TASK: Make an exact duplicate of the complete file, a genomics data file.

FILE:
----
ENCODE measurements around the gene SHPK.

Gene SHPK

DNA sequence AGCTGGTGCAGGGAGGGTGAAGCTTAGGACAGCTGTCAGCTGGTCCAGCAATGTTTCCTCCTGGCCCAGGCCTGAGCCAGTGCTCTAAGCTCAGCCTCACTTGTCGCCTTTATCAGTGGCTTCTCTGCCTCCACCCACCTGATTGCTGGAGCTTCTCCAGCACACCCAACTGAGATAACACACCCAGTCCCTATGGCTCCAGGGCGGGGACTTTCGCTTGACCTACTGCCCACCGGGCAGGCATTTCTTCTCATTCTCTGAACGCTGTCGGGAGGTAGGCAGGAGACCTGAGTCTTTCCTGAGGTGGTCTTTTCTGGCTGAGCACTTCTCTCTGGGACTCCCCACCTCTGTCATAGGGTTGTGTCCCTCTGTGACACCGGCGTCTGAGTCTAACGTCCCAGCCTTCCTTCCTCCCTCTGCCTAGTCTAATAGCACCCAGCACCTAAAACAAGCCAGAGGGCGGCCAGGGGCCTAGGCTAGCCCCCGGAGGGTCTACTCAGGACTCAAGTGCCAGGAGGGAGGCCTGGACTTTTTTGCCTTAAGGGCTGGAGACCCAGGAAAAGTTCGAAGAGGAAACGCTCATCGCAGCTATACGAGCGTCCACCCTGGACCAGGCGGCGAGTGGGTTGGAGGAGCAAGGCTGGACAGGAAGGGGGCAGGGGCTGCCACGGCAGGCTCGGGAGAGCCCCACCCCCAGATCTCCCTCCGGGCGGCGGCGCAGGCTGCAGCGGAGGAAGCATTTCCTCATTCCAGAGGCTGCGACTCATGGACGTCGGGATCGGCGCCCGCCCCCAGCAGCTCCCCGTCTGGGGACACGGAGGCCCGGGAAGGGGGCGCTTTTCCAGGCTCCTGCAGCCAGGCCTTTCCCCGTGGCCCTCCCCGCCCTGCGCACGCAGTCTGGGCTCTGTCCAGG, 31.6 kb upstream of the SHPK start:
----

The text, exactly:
ENCODE measurements around the gene SHPK.

Gene SHPK

DNA sequence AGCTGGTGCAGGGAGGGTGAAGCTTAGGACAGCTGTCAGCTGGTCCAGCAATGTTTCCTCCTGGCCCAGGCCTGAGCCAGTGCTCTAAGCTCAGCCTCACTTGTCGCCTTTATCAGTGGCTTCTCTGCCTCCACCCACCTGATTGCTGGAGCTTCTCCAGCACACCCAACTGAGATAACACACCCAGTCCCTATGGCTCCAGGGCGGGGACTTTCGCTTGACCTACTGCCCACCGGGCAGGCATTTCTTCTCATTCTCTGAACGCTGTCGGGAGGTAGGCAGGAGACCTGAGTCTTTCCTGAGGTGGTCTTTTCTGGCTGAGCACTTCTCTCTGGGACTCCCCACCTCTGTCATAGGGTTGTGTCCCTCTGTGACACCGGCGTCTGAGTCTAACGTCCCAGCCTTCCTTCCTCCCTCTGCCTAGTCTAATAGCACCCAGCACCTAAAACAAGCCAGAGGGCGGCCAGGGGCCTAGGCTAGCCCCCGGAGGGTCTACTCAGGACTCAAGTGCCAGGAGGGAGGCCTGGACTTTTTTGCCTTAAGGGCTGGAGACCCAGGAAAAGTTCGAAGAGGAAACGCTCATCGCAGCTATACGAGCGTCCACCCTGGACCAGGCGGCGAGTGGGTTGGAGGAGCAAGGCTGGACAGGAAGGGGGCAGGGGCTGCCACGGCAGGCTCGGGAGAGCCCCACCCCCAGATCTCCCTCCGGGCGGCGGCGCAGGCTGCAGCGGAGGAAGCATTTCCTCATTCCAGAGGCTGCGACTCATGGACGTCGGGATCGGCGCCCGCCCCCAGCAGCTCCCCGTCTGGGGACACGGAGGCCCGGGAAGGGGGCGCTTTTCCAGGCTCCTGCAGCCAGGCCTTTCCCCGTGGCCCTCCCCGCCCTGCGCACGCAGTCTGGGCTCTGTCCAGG, 31.6 kb upstream of the SHPK start: